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Subject: Complement System Assays
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The complement system is a major component of innate and adaptive immunity; upon activation, the complement results in the formation of the membrane attack complex (MAC) that releases peptides called anaphylatoxins. About 90% of complement components are synthesized in the liver and are acute-phase proteins.
There are three pathways of activation: Classical (antibody-sensitized cells), alternative (early defense against microorganisms), and mannose-binding lectin (MBL) (recognizes microorganisms in the absence of antibodies that are replaced by a lectin, such as mannose-binding protein [MBP]). MBL is formed in the liver. It belongs to a family of molecules called collectins. Many components of the complement system interact through cascading mechanisms. The nine components of the classical pathway are designated by the upper case letter C, followed by a number indicating the order of appearance during the cascading sequence (the only exception is C4, which acts before C2). The components of the alternate pathway are called factors and are designated by upper-case letters (example: factor H, factor D). For the MBL pathway, the components are referred to by the abbreviations of the proteins' names.
All three pathways of complement activation converge at the activation of C3 and assembly of the membrane attack complex, which is formed by components C5–C9.
Complement should be investigated in patients with recurrent pyogenic infections (but with normal white cell counts and immunoglobulins), recurrent angioedema, cryoglobulinemic vasculitis, and with multiple family members with recurrent neisserial infections. Patients with deficiencies in the alternate pathway factors D, B, P, H, and I, or the late complement components C3, C5–C9, are particularly susceptible to infections with Neisseria meningitidis.
To determine the presence of deficiencies of individual components, and whether the deficiency is acquired or inherited.
The total hemolytic complement assay (CH50 or THC) is a global test; it is decreased if any of the components of the classical pathway are deficient. The AH50 assay screens for abnormalities in the alternate pathway. The use of CH50 and AH50 assays allows identification of abnormalities in both pathways. When the CH50 is very low, the next step is to measure specific complement components.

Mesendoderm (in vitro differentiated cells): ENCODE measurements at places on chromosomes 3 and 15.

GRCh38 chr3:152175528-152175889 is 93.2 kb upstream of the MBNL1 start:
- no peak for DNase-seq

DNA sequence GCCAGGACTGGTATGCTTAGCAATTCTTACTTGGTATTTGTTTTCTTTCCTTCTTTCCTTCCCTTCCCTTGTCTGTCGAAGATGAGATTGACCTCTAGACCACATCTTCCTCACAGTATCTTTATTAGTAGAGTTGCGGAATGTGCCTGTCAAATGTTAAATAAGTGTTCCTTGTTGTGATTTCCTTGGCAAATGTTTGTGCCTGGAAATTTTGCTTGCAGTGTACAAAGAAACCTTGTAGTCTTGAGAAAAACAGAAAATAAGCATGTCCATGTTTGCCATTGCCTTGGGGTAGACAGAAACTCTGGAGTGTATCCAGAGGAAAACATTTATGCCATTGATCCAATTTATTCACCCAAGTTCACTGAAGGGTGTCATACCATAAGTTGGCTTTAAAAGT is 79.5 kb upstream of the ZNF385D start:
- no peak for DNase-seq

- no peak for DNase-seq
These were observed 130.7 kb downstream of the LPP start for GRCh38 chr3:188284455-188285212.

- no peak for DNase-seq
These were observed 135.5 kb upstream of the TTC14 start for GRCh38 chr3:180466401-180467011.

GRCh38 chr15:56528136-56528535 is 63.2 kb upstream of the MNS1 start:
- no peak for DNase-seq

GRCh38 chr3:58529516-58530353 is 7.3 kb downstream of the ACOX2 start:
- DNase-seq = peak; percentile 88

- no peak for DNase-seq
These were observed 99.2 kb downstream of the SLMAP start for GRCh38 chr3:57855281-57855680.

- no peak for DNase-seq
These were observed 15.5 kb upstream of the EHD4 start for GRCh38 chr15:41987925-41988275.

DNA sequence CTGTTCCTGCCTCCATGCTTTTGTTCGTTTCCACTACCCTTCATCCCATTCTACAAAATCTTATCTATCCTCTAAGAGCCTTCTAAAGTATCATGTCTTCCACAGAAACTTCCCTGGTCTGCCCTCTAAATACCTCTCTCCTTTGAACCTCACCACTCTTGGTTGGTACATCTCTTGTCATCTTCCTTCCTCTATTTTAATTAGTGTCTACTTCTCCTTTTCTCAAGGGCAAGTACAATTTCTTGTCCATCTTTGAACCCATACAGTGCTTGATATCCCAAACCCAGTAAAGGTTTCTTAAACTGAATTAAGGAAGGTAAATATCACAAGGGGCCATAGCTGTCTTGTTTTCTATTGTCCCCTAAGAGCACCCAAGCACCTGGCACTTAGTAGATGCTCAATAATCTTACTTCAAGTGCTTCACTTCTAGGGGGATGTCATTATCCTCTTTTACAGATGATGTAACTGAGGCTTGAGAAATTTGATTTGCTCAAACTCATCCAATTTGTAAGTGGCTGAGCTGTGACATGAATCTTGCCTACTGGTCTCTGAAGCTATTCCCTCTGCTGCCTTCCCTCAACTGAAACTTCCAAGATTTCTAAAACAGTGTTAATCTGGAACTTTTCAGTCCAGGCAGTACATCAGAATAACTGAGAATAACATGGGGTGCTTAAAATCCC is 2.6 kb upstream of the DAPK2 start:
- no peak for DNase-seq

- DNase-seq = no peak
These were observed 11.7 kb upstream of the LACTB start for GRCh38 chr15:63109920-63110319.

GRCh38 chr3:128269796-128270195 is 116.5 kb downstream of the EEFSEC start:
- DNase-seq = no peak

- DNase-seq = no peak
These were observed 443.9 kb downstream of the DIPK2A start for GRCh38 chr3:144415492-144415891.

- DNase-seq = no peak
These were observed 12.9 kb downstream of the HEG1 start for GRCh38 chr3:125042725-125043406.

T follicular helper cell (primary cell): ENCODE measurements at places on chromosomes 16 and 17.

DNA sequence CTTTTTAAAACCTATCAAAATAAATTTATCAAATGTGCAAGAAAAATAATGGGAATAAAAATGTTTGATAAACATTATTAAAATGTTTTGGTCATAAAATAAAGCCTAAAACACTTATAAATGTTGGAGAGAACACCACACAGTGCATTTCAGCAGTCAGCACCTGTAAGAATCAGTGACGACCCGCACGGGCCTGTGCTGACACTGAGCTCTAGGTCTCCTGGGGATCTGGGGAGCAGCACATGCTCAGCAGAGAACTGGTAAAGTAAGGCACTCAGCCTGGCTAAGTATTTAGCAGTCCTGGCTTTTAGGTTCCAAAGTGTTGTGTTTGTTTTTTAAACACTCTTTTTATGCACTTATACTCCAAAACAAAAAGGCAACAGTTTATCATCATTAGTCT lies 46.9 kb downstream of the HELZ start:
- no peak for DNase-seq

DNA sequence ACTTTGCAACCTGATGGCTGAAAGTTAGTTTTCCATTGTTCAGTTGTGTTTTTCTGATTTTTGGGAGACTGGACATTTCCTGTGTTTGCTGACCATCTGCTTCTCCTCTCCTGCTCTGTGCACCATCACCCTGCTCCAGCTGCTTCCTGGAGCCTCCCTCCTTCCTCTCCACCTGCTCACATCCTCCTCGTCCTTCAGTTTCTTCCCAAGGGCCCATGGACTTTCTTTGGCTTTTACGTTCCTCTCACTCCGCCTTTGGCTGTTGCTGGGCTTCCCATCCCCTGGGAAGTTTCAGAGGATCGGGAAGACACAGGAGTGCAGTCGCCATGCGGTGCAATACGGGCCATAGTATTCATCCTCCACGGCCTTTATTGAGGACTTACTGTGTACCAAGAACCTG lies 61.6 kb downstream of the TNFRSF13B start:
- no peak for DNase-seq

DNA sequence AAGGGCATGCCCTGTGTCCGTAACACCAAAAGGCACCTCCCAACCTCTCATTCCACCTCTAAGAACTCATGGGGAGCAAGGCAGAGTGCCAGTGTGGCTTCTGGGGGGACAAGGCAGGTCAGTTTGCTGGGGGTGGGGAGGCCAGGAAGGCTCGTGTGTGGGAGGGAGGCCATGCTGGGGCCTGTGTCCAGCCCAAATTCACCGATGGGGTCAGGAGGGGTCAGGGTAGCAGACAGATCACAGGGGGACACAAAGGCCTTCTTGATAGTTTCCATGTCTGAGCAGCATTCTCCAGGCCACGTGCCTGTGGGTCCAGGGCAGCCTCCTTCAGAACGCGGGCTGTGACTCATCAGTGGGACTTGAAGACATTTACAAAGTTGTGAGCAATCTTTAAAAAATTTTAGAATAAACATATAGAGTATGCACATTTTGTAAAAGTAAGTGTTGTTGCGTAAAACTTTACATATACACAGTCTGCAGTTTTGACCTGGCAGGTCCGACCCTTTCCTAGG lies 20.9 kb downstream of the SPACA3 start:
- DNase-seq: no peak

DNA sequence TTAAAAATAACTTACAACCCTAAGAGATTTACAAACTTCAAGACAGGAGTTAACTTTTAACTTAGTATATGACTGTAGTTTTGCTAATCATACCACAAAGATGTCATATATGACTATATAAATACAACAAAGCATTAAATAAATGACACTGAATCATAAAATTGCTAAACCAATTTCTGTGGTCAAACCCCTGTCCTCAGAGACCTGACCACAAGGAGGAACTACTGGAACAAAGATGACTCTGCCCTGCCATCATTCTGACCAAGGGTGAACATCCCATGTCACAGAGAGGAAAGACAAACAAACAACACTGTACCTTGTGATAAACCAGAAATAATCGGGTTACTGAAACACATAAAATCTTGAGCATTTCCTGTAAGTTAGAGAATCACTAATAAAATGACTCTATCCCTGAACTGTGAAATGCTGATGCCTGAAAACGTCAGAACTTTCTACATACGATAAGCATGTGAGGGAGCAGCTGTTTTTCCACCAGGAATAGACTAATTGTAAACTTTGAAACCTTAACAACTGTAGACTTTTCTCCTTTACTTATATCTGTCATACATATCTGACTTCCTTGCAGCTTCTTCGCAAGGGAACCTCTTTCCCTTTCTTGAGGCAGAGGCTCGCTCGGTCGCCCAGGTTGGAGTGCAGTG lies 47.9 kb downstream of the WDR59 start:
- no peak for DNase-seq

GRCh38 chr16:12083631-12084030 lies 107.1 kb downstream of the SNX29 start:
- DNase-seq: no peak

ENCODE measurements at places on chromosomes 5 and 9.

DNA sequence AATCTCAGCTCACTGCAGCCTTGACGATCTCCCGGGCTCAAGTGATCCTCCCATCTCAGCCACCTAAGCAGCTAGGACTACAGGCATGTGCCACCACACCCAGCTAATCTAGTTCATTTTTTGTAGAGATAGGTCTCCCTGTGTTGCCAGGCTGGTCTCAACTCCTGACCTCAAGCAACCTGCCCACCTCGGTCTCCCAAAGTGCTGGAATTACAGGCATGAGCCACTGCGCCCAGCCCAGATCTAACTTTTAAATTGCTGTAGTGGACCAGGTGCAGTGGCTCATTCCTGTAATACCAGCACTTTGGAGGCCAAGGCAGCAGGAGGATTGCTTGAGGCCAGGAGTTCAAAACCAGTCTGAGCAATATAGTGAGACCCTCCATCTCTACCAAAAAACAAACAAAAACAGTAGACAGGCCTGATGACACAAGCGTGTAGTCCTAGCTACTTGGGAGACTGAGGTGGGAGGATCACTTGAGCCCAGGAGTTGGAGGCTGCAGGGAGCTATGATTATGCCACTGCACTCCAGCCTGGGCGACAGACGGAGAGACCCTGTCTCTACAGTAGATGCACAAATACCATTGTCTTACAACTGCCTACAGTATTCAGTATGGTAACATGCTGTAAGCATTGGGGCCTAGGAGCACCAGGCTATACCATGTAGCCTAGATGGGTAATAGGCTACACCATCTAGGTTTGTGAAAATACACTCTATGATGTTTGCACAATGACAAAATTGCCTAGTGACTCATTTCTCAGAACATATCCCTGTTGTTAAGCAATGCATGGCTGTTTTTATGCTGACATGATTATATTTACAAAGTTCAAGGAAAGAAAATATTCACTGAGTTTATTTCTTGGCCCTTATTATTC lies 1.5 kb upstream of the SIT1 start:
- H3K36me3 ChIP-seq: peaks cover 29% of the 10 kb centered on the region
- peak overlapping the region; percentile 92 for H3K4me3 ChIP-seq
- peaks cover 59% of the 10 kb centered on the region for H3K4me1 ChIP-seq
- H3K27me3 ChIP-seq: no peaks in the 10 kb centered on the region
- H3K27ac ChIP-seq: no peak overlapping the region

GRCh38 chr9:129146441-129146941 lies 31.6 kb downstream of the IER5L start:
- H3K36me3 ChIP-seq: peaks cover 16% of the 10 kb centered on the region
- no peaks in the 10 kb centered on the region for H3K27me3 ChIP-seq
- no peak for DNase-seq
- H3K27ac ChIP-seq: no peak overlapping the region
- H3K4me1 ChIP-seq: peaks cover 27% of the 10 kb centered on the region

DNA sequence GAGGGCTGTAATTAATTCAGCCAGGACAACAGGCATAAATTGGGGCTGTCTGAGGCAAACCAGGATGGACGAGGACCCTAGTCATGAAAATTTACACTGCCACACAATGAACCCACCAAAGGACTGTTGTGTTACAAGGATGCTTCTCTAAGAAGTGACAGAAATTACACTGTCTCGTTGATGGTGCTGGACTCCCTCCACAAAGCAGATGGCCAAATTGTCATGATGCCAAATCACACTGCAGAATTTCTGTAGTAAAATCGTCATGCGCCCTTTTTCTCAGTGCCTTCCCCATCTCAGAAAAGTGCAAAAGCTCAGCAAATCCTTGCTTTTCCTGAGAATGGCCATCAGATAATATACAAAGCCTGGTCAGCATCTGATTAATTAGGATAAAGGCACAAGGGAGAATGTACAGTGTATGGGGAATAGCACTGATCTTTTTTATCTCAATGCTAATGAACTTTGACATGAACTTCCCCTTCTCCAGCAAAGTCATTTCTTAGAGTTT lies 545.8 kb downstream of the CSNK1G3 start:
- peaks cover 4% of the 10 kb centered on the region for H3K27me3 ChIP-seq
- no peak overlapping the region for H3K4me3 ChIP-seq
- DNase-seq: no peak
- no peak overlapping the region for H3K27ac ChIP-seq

Complement levels are determined by immunologic and functional assays.
The most commonly used assays are C3, C4, CH50, and AH50 (see Complement Components in Plasma and Their Deficiencies table).
Active systemic lupus erythematosus (SLE), especially if associated with renal disease. About 50% of patients with SLE have reductions in C3 and C4. Low complement levels correlate with more severe disease, especially with renal involvement. Normalization reflects good therapeutic results.
Hepatitis B or C
Essential mixed cryoglobulinemia
Acute poststreptococcal GN (transient decline in C3)
Types I and II membranoproliferative glomerulonephritis
Dense deposit disease: C3 and factor B levels are low, and C4 is normal
The antiphospholipid antibody syndrome
Cryoglobulinemia (decreased C2 and C4)
Acquired angioedema due to C1 inhibitor deficiency in B-cell lymphoproliferative diseases
Alcoholic liver disease: low C3 and C4 due to decreased synthesis
Acquired deficiency of decay accelerating factor (DAF) and CD59—complement regulatory proteins that normally inhibit complement activation—develops in PNH, resulting in accelerated red cell hemolysis
Depressed CH50 is found in the synovial fluid of joints in
Seronegative rheumatoid arthritis
Pseudogout and gout
Hereditary angioedema an autosomal dominant disease; patients have very low C4, but normal C3
C1q deficiency: more than 90% develop SLE
Deficiency of C1r or C1s as well as partial deficiency of C4 predispose to the development of SLE
Deficiency of C4a or C4b is associated with the development of other diseases (scleroderma, IgA nephropathy, childhood diabetes, etc.)
Familial Mediterranean fever (C5a inhibitor)
Urticarial vasculitis and recurrent infections (C3)
Severe combined immunodeficiency (C1q)
X-linked hypogammaglobulinemia (C1q)
Recurrent neisserial infections (C5, C6, C7, C8, C9, and the alternate pathway)
Congenital deficiencies of C2 or C4 may present with lupus-like or other autoimmune disorder involving:
Heterozygous mutations in plasma factors H and I result in consumption of C3, predisposing patients to infections and glomerulonephritis.
A genetic deficiency of complement regulatory proteins has been identified in 40–80% of cases of atypical hemolytic uremic syndrome (aHUS), a rare syndrome of microangiopathic hemolysis, thrombocytopenia, and renal failure. A deficiency of factor H (the most frequent abnormality in aHUS), C3 mutations, and deficiencies of membrane cofactor protein, factor I, factor B, and thrombomodulin.
Properdin (alternate pathway) deficiency is transmitted as an X-linked condition, and these males are affected by Neisseria meningitidis, often of unusual types.
Lectin pathway deficiencies are rare: deficiencies of MBL, MBL-associated protease 2, and ficolin-3 are associated with pyogenic infections, especially with encapsulated bacteria.
Complement may be normal or increased in:
Juvenile rheumatoid arthritis
Specimens left to clot at refrigerated temperature lose activity because of complement activation.
Complement components deteriorate in samples that are repeatedly thawed and frozen.
Severe hemolysis, lipemia, or bilirubinemia may interfere with accurate measurement.